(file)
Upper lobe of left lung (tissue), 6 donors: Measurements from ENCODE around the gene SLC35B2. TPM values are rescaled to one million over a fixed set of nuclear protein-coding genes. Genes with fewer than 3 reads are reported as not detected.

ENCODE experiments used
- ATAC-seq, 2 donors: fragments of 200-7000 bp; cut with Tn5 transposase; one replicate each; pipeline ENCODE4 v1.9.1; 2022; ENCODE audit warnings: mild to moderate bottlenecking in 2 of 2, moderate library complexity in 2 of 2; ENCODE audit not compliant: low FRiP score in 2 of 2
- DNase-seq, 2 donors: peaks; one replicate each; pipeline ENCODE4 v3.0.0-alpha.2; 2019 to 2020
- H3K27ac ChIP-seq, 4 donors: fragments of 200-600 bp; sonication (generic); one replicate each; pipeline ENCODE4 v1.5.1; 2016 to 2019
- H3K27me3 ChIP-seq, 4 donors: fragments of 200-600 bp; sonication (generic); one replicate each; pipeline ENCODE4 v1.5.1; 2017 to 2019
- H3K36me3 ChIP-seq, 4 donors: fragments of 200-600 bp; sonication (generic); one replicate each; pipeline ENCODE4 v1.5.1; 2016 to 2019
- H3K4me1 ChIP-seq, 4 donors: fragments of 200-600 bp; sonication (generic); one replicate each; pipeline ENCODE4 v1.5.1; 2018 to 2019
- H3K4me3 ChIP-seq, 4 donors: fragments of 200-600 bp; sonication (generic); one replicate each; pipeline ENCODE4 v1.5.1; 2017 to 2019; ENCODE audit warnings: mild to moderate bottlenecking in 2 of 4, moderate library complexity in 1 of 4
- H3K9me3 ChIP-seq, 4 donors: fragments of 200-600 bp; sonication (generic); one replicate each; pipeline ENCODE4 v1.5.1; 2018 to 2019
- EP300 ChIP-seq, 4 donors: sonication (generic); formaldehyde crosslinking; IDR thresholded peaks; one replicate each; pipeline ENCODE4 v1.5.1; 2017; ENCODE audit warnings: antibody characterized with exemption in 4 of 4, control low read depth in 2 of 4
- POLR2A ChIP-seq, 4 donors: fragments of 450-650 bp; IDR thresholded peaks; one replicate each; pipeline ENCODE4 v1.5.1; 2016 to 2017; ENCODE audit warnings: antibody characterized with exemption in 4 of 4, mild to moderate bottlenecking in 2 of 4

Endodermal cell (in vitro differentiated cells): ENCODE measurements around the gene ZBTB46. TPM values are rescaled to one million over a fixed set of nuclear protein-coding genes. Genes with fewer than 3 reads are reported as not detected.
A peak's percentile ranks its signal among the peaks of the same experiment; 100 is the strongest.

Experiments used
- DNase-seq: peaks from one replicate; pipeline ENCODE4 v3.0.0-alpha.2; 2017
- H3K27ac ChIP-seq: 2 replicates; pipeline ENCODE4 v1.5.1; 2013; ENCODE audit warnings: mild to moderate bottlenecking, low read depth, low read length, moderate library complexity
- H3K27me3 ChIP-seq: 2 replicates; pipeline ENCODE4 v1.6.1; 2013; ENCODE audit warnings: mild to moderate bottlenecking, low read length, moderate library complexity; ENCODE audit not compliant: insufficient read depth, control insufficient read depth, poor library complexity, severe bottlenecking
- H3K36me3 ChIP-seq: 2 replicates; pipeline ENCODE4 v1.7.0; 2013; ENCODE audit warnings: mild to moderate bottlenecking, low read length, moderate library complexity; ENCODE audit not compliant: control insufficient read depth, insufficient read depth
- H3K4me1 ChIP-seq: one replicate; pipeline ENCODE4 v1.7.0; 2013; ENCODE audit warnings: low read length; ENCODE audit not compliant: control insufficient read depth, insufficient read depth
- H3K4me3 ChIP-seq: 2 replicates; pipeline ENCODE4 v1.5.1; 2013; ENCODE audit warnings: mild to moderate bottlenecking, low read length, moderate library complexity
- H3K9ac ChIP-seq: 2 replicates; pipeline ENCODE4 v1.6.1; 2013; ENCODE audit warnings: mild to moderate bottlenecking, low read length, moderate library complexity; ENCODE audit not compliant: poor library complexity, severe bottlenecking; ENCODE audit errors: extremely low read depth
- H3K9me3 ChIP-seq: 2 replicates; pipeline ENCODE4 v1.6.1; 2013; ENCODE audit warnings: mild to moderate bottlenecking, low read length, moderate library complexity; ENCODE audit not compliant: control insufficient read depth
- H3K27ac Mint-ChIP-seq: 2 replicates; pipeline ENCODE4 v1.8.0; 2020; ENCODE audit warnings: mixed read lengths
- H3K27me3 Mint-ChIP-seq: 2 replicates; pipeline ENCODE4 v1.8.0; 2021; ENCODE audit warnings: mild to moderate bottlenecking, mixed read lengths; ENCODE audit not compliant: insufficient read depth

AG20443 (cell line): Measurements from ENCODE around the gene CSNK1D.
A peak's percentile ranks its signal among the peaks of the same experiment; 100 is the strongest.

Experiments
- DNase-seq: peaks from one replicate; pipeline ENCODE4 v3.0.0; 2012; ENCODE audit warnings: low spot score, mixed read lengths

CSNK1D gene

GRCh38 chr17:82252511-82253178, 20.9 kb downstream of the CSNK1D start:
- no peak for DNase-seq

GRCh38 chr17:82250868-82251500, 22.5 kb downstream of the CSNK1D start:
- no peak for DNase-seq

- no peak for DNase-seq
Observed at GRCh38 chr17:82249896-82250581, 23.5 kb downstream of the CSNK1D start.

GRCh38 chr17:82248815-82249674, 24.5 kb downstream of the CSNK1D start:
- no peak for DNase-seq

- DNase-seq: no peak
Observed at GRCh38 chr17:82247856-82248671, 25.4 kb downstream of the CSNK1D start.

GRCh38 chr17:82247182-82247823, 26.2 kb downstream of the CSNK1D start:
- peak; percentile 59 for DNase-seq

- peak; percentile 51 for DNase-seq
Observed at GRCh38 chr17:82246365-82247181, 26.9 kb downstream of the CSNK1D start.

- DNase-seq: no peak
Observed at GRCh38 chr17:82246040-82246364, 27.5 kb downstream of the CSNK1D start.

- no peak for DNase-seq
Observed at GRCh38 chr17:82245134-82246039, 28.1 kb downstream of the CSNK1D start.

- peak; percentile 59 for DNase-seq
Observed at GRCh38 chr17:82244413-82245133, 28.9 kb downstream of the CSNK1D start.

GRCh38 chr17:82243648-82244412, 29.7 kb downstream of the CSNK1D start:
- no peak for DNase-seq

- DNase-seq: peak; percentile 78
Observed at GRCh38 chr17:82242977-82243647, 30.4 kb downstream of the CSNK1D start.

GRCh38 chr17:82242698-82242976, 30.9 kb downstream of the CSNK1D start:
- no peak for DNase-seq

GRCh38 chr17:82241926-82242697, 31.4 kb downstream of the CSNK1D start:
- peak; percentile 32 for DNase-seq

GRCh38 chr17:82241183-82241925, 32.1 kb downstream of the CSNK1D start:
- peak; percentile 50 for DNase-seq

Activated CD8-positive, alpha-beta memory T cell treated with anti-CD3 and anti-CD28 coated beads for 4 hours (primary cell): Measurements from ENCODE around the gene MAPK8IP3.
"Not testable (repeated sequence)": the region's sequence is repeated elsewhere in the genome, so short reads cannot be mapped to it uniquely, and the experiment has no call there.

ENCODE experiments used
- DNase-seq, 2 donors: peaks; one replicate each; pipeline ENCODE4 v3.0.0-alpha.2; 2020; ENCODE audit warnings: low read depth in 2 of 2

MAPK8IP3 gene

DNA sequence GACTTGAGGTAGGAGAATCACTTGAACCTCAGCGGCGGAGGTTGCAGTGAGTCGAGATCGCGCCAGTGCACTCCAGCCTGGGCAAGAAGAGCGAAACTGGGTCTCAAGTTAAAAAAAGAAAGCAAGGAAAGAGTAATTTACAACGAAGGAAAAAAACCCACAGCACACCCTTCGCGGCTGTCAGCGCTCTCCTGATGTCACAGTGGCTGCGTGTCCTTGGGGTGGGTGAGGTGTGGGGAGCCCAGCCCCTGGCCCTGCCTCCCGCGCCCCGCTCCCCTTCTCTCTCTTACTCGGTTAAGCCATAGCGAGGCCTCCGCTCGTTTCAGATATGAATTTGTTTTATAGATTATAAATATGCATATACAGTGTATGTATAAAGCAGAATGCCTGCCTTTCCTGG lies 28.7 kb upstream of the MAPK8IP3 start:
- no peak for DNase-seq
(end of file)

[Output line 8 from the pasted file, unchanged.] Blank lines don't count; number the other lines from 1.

- H3K4me1 ChIP-seq, 4 donors: fragments of 200-600 bp; sonication (generic); one replicate each; pipeline ENCODE4 v1.5.1; 2018 to 2019